Aquafornia news Monterey Herald

Cal Am seeks three-year rate increase starting in 2021

California American Water is seeking to raise its Monterey area average customers’ bills by nearly 18 percent over a three-year period from 2021-2023. … Under the proposal, the “average” Cal Am customer would see their monthly rates increase from about $89.40 to $105.42 over the three-year period.

Aquafornia news Water News Network

Blog: Study to explore new regional water conveyance system

The San Diego County Water Authority’s Board of Directors last week approved a contract to study the viability of a new regional water conveyance system that would deliver water from the Colorado River to San Diego County and provide multiple benefits across the Southwest. The $1.9 million contract was awarded to Black & Veatch Corporation for a two-phase study.

Aquafornia news The Washington Post

Study: El Niño has outsize economic effect on California

The findings of Tom Corringham and Daniel Cayan, both of the Scripps Institution of Oceanography at the University of California at San Diego, confirm the connections between extreme weather events and El Niño…

Aquafornia news Ventura County Star

Wildfire, coastal issues worry Californians, survey finds

Californians are worried about global warming causing severe wildfires and consider the health of beaches and the ocean key priorities, according to a new statewide survey focused on the environment. … While the poll found significant concern about rising seas and more extreme heat, it was at a lower level than the preoccupation with wildfires.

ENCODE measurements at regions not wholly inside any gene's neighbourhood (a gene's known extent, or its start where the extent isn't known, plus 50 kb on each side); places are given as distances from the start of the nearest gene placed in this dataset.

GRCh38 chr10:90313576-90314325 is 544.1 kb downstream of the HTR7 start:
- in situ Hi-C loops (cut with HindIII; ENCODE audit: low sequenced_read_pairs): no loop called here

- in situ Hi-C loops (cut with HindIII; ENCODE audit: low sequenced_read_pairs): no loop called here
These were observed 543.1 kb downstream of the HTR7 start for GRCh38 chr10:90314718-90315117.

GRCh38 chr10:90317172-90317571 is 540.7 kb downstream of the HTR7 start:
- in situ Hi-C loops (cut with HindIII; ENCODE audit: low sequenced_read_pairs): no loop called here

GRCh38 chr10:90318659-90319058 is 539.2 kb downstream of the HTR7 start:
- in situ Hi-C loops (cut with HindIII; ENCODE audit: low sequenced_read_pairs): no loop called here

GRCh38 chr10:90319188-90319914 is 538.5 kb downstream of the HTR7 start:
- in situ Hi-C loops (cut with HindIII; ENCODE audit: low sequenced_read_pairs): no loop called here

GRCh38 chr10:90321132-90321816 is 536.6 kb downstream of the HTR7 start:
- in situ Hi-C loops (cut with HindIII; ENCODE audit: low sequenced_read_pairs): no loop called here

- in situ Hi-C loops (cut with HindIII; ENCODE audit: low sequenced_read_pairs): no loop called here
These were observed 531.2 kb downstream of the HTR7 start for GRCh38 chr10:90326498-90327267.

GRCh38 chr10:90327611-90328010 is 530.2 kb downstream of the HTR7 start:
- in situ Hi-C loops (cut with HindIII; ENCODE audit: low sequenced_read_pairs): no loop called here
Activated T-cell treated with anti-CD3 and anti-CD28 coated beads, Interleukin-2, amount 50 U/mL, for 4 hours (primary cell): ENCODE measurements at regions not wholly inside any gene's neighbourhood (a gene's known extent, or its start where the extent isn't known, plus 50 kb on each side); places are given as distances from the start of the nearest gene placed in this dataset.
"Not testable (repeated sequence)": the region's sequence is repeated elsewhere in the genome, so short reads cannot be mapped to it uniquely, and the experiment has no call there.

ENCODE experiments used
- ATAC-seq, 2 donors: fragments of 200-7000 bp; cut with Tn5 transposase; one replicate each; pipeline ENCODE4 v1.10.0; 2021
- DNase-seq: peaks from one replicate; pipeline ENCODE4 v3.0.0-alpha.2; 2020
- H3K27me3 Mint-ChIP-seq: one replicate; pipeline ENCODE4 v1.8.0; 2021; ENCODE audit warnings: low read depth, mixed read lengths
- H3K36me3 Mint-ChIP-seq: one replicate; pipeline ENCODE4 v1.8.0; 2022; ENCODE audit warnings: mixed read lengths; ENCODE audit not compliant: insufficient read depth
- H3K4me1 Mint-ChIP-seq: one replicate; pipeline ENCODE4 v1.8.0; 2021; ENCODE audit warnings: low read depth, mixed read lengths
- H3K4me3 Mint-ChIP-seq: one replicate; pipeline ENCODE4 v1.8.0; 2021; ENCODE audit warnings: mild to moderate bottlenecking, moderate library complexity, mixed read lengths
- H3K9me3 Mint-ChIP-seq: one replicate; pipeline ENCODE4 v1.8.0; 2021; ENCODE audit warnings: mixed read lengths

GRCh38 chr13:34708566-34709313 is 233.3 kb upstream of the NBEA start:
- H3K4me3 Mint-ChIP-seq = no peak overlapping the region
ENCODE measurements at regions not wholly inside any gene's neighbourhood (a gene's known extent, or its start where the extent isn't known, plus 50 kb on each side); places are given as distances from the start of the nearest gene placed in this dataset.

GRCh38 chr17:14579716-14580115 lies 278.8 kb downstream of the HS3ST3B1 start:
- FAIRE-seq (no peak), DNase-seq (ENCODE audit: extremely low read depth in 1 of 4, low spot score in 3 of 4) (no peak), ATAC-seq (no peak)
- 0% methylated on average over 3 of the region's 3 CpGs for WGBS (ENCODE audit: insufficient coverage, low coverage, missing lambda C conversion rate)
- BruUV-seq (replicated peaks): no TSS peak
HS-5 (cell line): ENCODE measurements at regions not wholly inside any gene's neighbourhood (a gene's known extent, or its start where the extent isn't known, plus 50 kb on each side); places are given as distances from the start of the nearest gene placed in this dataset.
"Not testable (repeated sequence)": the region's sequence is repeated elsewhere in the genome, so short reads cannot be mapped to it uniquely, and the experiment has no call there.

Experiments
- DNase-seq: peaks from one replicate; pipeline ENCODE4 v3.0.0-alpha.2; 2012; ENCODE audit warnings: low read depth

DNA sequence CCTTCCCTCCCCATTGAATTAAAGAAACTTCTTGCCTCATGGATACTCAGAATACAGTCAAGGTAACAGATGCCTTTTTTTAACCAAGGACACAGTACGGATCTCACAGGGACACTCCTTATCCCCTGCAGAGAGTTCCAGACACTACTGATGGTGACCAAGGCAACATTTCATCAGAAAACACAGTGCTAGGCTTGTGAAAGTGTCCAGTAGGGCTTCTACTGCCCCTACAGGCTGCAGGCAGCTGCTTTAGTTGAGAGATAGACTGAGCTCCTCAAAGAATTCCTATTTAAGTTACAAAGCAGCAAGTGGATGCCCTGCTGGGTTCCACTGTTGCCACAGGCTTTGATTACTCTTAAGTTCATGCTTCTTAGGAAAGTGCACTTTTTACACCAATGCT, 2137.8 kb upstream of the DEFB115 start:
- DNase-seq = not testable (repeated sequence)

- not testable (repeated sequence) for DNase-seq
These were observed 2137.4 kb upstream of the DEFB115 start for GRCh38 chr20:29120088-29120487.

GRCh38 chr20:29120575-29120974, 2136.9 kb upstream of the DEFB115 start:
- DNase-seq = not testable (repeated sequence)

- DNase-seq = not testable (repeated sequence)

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Aquafornia news Public Policy Institute of California

The Yolo Bypass: It’s a floodplain! It’s farmland! It’s an ecosystem!

California’s biggest river—the Sacramento—needs a lot of room to spread in big water years. A floodplain project called the Yolo Bypass allows it to flood naturally, while also providing habitat for waterbirds, fish, and other aquatic species. We talked to Ted Sommer, lead scientist for the Department of Water Resources (DWR), about this versatile landscape.

Aquafornia news BobVila.com

10 homeowners who decided to rip out their lawns—and why

To mow or not to mow? This question is at the heart of a nationwide movement against lawns and in favor of more sustainable landscapes. These ten homeowners and garden enthusiasts created unique, beautiful lawnless yards—and you can too.